Answers to Medical Malpractice, Workers Comp, Long Term Disability Insurance, and Car Accident Questions

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At Donahoe Kearney, we believe it's important to empower through education. Here are some of the questions people have when they first contact us about D.C., Maryland and Virginia medical malpractice, serious car accidents, long term disability insurance claims, or workers compensation. We try to provide as much information as we can based on our experience as medical malpractice lawyers in D.C., Maryland and Virginia.

Since every person is unique, if you have questions or need information about an injury or death in your family, please contact us to talk it through.We'll talk to you, schedule a free initial meeting and give you all the information we can. Call us today at 202-393-3320.

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  • Doesn't my employer have to pay workers' compensation if I am hurt on the job?

    Not necessarily. Insurance companies and their lawyers routinely deny workers' compensation claims because of some technicality, or because people do not know their legal rights.

  • Do I get to choose my own doctor if I'm hurt at work?

    In D.C. and Maryland, injured workers can choose their own doctor for their workers compensation claim. Don't let your employer or its insurance company send you to a doctor they choose - or worse, to some "clinic" (where the only "patients" are injured construction workers). In Virginia, the workers compensation insurance company will provide a panel of three physicians to choose from. In any setting, if you are hurt at work, get the medical treatment you need for your work injury.

  • I was hurt at work. How much money will I receive in workers compensation benefits while I am unable to work due to my injury?

    Workers' compensation benefits are two-thirds of the injured workers average wage (including overtime) at the time of injury. There are no taxes paid on workers' compensation benefits; however, there is a cap on the weekly amount. D.C., Maryland and Virginia each have a different maximum compensation rate, or cap on the weekly amount of benefits.

  • After an on the job injury, should I give the insurance company a recorded statement?

    No. You should never give a statement without your lawyer present. Insurance adjusters are trained to ask the same questions over and over in slightly different ways, trying to get the injured person to make a mistake or give them some sort of inconsisitency - one they will try to use to deny or delay your workers compensation claim and benefits, including medical treatment and monetary benefits. 

    Remember, the insurance company doesn't work for you - it works for its shareholders. Insurance adjusters are trained (and its their job) to deny workers compensation claims, and pay less in benefits and medical treatment.  A recorded statement just gives them one more tool to deny payment for legitimate injuries. 

  • I was involved in an automobile accident. Who is to blame?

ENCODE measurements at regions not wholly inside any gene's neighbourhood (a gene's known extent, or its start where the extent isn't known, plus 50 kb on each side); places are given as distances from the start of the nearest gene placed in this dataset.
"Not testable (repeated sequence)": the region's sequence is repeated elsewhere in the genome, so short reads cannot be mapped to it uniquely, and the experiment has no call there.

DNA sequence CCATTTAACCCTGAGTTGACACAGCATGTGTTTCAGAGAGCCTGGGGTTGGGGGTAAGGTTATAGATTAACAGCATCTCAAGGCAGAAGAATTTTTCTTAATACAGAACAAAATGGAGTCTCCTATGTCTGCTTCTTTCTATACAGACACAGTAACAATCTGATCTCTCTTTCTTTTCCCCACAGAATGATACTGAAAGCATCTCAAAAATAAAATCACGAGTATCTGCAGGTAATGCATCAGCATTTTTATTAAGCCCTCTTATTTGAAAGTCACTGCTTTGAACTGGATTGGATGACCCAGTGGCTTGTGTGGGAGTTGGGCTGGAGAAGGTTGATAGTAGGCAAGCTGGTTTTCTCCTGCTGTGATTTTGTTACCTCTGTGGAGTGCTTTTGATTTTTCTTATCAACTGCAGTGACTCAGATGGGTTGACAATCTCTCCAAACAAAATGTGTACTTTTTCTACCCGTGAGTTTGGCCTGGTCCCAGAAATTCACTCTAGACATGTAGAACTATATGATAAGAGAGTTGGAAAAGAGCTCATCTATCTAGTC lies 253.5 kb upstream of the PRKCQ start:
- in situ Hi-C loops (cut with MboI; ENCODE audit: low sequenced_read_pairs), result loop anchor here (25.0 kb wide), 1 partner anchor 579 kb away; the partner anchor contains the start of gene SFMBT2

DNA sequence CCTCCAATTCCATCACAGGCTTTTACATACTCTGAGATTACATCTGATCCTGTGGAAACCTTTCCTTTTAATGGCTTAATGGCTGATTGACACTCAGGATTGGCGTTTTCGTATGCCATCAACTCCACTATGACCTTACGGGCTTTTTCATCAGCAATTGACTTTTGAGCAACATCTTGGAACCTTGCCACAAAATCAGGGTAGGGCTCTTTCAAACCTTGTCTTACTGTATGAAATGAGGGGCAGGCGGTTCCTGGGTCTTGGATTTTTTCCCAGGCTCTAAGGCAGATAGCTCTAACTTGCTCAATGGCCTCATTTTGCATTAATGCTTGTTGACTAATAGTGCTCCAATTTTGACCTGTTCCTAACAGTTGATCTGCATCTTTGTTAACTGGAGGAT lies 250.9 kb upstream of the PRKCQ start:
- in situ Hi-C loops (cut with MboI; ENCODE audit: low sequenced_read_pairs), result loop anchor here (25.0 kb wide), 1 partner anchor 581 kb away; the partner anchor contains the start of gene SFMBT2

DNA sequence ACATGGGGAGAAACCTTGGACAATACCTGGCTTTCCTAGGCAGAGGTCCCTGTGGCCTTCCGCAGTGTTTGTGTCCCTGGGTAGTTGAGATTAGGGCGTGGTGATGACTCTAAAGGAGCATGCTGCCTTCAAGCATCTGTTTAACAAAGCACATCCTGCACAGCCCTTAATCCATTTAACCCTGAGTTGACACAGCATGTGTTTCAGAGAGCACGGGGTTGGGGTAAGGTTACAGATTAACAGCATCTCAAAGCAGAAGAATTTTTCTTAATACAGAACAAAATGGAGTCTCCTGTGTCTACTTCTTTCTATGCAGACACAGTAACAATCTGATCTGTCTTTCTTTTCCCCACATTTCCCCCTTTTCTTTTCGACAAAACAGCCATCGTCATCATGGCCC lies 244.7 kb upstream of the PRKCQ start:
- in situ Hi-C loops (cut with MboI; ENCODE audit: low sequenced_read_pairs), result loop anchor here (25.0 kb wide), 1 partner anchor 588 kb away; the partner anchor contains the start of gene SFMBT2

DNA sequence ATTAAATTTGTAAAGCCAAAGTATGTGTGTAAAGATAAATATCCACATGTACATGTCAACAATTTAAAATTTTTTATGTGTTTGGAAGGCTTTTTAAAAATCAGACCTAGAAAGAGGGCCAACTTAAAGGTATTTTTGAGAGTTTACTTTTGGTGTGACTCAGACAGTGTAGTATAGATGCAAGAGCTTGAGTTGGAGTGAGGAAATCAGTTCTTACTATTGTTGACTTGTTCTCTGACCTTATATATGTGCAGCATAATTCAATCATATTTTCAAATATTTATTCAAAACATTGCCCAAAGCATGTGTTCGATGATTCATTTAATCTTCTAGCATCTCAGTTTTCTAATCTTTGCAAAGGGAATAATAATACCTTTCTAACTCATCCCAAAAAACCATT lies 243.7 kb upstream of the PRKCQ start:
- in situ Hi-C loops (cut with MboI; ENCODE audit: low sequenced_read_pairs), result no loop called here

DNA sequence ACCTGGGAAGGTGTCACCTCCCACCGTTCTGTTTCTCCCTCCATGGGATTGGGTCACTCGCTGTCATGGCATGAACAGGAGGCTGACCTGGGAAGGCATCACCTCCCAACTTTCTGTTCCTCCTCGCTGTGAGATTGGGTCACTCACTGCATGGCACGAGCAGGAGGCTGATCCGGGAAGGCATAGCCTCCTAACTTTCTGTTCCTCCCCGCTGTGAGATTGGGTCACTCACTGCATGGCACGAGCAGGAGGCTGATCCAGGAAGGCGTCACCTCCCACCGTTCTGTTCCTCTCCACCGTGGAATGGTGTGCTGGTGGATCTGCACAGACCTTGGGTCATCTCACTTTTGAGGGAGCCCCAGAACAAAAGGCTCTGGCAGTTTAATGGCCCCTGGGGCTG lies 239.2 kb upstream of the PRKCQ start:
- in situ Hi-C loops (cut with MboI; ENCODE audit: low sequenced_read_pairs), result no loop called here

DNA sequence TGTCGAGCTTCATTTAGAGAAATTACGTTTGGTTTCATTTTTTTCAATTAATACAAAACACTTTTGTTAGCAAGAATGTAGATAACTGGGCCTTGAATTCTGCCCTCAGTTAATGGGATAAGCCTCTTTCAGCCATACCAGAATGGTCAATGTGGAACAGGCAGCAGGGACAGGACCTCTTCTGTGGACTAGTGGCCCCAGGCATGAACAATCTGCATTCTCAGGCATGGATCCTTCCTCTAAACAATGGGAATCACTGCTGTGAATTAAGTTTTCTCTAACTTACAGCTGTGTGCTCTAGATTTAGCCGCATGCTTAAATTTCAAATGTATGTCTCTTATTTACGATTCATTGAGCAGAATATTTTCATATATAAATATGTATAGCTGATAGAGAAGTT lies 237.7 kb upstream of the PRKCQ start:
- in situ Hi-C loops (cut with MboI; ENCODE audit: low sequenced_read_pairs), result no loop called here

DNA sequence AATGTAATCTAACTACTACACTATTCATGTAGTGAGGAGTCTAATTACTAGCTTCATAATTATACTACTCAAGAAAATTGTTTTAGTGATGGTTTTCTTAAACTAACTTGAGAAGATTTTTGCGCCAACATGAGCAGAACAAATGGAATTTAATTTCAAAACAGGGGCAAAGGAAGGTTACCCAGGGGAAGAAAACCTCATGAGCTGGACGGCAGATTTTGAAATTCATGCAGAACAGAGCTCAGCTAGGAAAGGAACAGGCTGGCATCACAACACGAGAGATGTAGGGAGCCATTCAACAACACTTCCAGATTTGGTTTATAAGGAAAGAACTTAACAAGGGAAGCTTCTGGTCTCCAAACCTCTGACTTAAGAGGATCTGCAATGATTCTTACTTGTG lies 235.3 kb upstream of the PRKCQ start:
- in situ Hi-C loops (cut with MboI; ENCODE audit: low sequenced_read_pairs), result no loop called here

Since every state has a fairly extensive code of driving regulations, the simple answer to this question is that the person who is at blame is the one who disregarded one or more of these laws. The responsibility of the accident is usually determined at the scene by the responding law enforcement officer. If you were not found to be at blame, and you sustained injuries in the accident, you may have the right to file for a personal injury claim.

  • Are automobile accident claims quick or easy to deal with?

    Unfortunately, they usually aren’t. Insurance companies will fight claims all the way through court to make sure they don’t have to pay out money. They will use political clout, money, and very adept lawyers to force the claimant to settle for a low reward. While accident claims can be lengthy, you can greatly ease your burdens by consulting with an attorney that is both knowledgeable and committed to your situation.

  • What are permanent partial disability benefits in workers compensation cases?

    In D.C., Virginia or Maryland workers compensation cases, an employee hurt at work is entitled to workers compensation benefits based on his permanent injury - sometimes called percentage disability or permanent impairment, even though he can return to work, either in his pre injury job or some other job.  These are called permanent partial disability benefits.

    The workers compensation law is different for each jurisdiction, but D.C., Virginia, and Maryland workers compensation law each have a schedule - a fixed amount of weeks of compensation for the loss of a body part.

    The amount of the permanent partial disability benefits available to an injured worker vary in each state, and depend on the severity of the injury, whether it required surgery, rehab, etc., so call us if you have a permanent injury and we can discuss your specific situation.

  • My automobile insurance includes Personal Injury Protection (PIP) benefits. What is this and how does it help if I'm hurt in a car accident?

    In D.C. and Maryland, many automobile insurance policies contain PIP coverage.  If you are hurt in a car or truck accident, your automobile insurance company will cover reasonable and necessary medical treatment and lost wages up to the PIP policy limit.  In Maryland this is usually $2,500 but additional insurance coverage can be purchased.  In the District of Columbia, this may also be called No-Fault insurance.  In some situations, accepting D.C. no-fault may preclude an injured person from pursuing a negligence case against the responsible driver.  Before accepting benefits, discuss your injury and accident with an experienced attorney who can also analyze your automobile insurance policy.